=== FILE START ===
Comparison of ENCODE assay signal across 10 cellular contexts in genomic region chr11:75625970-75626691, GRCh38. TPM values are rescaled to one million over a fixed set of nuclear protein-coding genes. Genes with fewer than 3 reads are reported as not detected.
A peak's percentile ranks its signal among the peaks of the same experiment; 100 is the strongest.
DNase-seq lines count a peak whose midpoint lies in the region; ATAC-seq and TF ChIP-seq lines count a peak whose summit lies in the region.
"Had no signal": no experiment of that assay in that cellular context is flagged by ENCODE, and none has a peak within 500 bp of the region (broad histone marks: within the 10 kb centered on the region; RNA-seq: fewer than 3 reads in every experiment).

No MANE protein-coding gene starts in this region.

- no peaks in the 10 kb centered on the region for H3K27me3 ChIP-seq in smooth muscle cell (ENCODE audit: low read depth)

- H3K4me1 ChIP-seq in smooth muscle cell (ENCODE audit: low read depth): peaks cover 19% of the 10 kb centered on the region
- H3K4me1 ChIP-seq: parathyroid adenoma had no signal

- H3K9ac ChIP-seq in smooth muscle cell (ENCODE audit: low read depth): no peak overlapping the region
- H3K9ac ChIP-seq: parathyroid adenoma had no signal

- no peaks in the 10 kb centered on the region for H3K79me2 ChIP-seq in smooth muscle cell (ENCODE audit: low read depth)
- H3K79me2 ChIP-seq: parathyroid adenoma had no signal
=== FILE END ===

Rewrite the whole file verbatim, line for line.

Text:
Comparison of ENCODE assay signal across 10 cellular contexts in genomic region chr11:75625970-75626691, GRCh38. TPM values are rescaled to one million over a fixed set of nuclear protein-coding genes. Genes with fewer than 3 reads are reported as not detected.
A peak's percentile ranks its signal among the peaks of the same experiment; 100 is the strongest.
DNase-seq lines count a peak whose midpoint lies in the region; ATAC-seq and TF ChIP-seq lines count a peak whose summit lies in the region.
"Had no signal": no experiment of that assay in that cellular context is flagged by ENCODE, and none has a peak within 500 bp of the region (broad histone marks: within the 10 kb centered on the region; RNA-seq: fewer than 3 reads in every experiment).

No MANE protein-coding gene starts in this region.

- no peaks in the 10 kb centered on the region for H3K27me3 ChIP-seq in smooth muscle cell (ENCODE audit: low read depth)

- H3K4me1 ChIP-seq in smooth muscle cell (ENCODE audit: low read depth): peaks cover 19% of the 10 kb centered on the region
- H3K4me1 ChIP-seq: parathyroid adenoma had no signal

- H3K9ac ChIP-seq in smooth muscle cell (ENCODE audit: low read depth): no peak overlapping the region
- H3K9ac ChIP-seq: parathyroid adenoma had no signal

- no peaks in the 10 kb centered on the region for H3K79me2 ChIP-seq in smooth muscle cell (ENCODE audit: low read depth)
- H3K79me2 ChIP-seq: parathyroid adenoma had no signal